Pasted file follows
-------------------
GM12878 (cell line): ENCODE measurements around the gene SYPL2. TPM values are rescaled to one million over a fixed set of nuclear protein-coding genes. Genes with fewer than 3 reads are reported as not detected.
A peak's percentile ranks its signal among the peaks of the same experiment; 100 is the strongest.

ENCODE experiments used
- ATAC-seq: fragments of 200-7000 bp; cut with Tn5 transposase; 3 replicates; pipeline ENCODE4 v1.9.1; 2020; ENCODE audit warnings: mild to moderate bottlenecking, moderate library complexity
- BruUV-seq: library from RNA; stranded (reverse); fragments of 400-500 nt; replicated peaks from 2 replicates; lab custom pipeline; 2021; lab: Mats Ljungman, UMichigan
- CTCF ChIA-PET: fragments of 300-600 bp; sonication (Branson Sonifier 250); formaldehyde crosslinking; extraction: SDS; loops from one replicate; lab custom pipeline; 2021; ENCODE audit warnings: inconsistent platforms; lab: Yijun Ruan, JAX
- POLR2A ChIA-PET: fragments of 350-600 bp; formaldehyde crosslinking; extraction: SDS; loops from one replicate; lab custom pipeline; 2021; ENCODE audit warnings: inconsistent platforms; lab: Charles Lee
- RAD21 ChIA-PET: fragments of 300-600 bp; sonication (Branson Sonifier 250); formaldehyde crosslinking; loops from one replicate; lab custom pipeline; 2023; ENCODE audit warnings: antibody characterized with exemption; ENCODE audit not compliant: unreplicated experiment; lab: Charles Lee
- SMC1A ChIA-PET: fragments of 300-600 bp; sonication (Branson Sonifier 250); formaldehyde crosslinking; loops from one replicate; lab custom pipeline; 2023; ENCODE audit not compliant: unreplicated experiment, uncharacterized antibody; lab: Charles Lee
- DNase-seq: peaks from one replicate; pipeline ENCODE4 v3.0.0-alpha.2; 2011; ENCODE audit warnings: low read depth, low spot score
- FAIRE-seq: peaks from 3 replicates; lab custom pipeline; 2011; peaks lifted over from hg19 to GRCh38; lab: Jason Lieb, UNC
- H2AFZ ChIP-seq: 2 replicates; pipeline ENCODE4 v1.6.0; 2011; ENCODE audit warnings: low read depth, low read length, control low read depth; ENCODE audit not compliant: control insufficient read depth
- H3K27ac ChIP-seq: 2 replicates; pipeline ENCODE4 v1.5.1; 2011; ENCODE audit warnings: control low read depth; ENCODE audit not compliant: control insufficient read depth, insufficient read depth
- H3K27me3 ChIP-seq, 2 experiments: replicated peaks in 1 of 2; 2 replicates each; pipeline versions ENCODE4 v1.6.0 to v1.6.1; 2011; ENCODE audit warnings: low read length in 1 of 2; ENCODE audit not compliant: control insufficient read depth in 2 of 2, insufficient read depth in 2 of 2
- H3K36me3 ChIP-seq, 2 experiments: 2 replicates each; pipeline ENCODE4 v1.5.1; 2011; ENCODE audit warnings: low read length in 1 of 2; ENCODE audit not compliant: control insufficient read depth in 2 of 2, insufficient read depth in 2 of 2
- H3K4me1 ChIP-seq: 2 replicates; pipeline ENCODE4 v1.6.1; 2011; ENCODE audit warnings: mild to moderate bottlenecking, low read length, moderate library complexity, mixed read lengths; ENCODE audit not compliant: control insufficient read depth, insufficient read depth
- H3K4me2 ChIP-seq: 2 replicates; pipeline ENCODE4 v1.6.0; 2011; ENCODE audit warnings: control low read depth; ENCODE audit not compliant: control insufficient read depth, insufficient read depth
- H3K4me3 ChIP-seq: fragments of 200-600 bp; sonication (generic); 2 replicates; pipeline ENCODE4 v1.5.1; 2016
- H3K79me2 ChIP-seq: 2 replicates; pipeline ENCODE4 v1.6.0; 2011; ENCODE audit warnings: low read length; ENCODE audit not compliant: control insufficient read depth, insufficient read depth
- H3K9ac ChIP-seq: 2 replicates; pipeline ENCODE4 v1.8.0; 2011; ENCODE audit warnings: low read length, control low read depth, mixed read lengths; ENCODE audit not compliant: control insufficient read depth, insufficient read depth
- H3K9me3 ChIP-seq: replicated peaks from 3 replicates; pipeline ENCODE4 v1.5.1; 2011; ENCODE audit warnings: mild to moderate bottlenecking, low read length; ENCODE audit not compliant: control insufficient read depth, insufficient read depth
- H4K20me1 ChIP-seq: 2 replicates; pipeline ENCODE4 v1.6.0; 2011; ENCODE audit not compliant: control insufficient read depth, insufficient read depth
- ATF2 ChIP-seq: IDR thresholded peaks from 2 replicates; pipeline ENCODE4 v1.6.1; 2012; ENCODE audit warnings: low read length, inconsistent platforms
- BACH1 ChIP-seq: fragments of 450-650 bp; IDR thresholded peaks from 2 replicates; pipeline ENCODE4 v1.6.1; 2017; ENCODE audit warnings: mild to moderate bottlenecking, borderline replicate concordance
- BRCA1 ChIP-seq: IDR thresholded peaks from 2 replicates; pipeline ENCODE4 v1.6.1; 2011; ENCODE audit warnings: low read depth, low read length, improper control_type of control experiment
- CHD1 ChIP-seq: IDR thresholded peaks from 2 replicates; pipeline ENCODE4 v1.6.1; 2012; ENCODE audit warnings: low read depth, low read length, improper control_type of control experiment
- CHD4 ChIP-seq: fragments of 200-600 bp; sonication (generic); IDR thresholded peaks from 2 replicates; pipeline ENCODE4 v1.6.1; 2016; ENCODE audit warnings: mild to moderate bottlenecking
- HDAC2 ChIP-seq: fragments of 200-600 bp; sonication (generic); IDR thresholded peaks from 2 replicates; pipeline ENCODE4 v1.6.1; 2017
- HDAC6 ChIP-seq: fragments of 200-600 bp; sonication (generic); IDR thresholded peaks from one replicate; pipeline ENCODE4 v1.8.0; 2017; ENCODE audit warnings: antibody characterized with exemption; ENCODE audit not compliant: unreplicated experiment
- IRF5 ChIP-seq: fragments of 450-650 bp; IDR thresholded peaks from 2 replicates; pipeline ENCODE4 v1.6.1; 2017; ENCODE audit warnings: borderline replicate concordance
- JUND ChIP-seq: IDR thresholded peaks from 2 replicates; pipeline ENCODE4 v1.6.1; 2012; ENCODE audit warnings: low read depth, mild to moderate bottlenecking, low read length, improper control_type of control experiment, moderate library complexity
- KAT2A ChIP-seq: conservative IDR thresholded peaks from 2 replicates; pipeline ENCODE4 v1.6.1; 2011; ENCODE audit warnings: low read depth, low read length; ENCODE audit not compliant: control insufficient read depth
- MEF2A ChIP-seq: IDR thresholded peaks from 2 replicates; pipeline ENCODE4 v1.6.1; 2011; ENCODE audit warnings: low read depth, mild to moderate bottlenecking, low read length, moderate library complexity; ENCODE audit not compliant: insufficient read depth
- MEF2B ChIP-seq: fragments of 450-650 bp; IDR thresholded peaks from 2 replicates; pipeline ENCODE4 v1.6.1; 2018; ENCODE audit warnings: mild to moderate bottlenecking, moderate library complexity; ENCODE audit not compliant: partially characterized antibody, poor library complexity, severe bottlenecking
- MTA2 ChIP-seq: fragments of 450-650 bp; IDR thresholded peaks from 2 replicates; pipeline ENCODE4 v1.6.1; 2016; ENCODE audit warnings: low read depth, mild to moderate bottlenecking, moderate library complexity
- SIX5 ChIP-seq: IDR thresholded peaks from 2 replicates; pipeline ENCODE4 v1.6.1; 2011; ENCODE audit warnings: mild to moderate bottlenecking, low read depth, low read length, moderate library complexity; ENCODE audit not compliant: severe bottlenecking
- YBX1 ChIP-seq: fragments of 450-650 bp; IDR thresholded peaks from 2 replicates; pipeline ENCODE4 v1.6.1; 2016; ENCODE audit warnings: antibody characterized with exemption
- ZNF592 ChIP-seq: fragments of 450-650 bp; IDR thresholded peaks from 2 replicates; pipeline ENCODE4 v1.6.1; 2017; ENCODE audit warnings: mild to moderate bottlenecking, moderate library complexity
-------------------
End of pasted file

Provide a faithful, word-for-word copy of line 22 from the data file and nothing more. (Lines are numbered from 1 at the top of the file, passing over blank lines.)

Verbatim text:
- H4K20me1 ChIP-seq: 2 replicates; pipeline ENCODE4 v1.6.0; 2011; ENCODE audit not compliant: control insufficient read depth, insufficient read depth